It arrived in the tallest glass I’d ever seen, with the longest shiniest spoon, longer than the distance from my wrist to my elbow. The colours and swirls in the glass were almost too good to touch. I slowly turned the glass around, to see where the best ice-cream bits were. The raspberries were perfectly spread out in between ice cream scoops. On the top was a large dollop of proper whipped cream, not from a can like you get nowadays. It was silky layers of lusciousness all folded into each other. And the nuts! Tiny particles of walnuts and hazelnuts speckled all around the creamy delight. Jutting out from the top left of the glass was a long hollow biscuit with chocolate circling the inside.

I didn’t really know what to do with it. Do I eat it separately? Do I use it for dipping? Was that allowed? The icing on the cake, or should I say, the Crown on this Knickerbocker, was the cherry. A beautifully rounded bright red cherry, adorned the top of this wonderful specimen of sweetness. I stared at it, for a full minute. The cold and frost I’d felt earlier on my hands and face, was now a welcome and soothing swallow of vanilla ice-cream.

It didn’t take very long for my Knickerbocker Glory to fulfil its prophecy in my tummy. It met its destiny in less than 4 minutes flat. And I’d have to wait a whole year before I’d have another. Maybe if I practiced harder, I could swing it in six months. For now, I knew I could spend the day saying Knickerbocker, emphasis on Knicker. I smiled, happily knowing my taste in ice-cream and music was sensational.

(c) Orla Doherty

Visit Orla’s blog at:  www.orladoherty.com

About the author

I’m FIFTY and loving it. Growing up in Dublin, I always had a passion for writing. I now live in Prague, where I’m able to fulfil that dream and am half way through my autobiography.
In 1992, after a short stint on the Professional Squash Tour in England, I returned to Dublin, where I was a bartender for Break for The Border. That same year, I came out as homosexual. That didn’t go over too well, considering it was illegal at the time in Ireland.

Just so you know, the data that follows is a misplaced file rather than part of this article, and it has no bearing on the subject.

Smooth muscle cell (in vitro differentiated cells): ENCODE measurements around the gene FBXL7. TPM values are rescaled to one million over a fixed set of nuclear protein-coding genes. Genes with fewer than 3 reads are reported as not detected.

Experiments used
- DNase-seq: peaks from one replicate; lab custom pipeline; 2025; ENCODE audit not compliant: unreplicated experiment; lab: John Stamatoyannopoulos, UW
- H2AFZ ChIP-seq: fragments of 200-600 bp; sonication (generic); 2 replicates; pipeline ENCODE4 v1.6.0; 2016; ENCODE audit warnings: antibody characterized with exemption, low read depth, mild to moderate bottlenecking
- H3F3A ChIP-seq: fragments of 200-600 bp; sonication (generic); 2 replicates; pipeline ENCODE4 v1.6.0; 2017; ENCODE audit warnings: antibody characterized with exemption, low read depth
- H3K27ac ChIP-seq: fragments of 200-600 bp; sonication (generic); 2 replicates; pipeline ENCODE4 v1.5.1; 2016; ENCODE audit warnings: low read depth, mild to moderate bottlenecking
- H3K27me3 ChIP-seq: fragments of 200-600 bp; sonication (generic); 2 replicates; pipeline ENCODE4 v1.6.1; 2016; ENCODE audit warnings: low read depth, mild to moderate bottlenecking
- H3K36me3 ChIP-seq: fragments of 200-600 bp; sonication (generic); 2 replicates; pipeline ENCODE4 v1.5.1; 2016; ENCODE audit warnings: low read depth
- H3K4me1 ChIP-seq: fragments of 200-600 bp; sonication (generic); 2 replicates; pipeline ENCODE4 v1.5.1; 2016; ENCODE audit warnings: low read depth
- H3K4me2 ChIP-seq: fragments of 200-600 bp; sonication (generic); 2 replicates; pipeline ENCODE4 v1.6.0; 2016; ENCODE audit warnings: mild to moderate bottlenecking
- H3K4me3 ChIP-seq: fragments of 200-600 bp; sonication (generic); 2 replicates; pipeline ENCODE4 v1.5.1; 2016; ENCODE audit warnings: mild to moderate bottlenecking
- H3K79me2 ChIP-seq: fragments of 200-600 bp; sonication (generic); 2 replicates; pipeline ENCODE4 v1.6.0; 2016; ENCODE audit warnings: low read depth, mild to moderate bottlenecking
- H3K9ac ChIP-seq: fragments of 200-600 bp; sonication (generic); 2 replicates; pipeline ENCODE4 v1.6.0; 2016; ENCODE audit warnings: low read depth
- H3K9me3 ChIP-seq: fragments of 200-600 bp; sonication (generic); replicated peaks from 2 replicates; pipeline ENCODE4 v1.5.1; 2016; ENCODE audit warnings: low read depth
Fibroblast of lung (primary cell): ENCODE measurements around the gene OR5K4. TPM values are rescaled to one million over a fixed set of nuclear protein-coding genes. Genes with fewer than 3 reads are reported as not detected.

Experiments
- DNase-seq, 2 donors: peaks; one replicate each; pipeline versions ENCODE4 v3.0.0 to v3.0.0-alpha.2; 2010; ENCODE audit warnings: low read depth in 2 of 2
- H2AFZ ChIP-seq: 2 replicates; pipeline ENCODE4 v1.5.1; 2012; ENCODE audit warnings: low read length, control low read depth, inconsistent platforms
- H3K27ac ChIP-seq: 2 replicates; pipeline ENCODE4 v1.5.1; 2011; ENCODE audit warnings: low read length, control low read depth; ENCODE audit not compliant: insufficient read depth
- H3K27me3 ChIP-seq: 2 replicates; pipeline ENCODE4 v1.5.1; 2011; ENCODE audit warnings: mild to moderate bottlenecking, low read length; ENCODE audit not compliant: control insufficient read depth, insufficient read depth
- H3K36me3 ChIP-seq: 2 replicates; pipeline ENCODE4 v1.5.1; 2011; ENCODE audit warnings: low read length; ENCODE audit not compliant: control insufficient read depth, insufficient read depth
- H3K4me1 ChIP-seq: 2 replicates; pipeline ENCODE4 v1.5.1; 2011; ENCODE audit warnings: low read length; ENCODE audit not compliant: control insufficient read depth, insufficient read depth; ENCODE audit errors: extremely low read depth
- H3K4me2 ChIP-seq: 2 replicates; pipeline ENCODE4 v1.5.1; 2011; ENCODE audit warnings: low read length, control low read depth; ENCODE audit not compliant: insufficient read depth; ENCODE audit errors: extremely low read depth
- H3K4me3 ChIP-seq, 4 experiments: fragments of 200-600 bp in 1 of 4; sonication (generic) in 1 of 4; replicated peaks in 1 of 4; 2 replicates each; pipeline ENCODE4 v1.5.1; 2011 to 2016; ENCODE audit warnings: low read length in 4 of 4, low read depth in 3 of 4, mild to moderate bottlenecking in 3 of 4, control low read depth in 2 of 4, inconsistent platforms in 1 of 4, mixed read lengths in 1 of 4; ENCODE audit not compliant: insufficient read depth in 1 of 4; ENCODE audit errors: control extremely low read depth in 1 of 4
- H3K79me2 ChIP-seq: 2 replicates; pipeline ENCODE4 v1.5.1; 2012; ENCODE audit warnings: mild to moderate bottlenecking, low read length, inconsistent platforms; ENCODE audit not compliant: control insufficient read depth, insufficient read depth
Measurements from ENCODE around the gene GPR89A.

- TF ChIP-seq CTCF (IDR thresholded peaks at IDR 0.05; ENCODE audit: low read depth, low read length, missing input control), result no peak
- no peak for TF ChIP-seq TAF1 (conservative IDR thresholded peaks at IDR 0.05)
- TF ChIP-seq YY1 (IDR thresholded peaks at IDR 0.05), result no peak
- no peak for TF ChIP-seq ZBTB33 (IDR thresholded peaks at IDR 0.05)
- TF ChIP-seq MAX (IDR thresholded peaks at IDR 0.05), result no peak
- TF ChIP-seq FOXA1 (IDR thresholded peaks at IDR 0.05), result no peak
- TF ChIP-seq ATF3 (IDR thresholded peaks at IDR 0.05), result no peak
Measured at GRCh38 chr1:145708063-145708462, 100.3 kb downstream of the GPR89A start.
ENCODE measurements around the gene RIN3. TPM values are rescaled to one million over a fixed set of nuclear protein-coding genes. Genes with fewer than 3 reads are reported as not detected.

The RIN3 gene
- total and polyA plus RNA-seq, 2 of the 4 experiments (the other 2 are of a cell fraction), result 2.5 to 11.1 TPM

Winning a green card in the lottery, I headed for San Francisco with only £300 in my pocket. My first job was in a cookie factory, then worked for Pinkerton as a security guard; had a surprise move to Las Vegas and tried my hand at private investigating, before discovering my love of squash again.
22 years later, after a career in squash coaching, work with disadvantaged youth, coaching at illustrious private clubs and universities, two marriages, five psychiatric ward vacations, one published children’s book, and five national squash titles, I moved back to Ireland.
After a short career in stand-up comedy, performing at Electric Picnic and starting my own comedy club, I continued coaching, and got certified as a personal trainer and spin instructor.
At age 48 I became the oldest female squash player to be selected on the Irish National Squash team. The same year, I won the European Masters Championships in Vienna.
My least favourite job was as grounds-crew for Jet Blue. I once drove the jet-bridge into a parked plane with passengers inside. The captain was NOT happy.
I am now importing and distributing healthy snacks and ladies sports clothing into the Czech Republic. And I’m writing.
Likes: Abba, disco balls, Squash, all sports, playing piano, writing, travelling, good coffee, Mexican food, laughing out loud, and animals (especially dogs)
Dislikes: People blowing their noses in public, people who always try to outdo your story with theirs, people pretending to be something they’re not in order to impress others.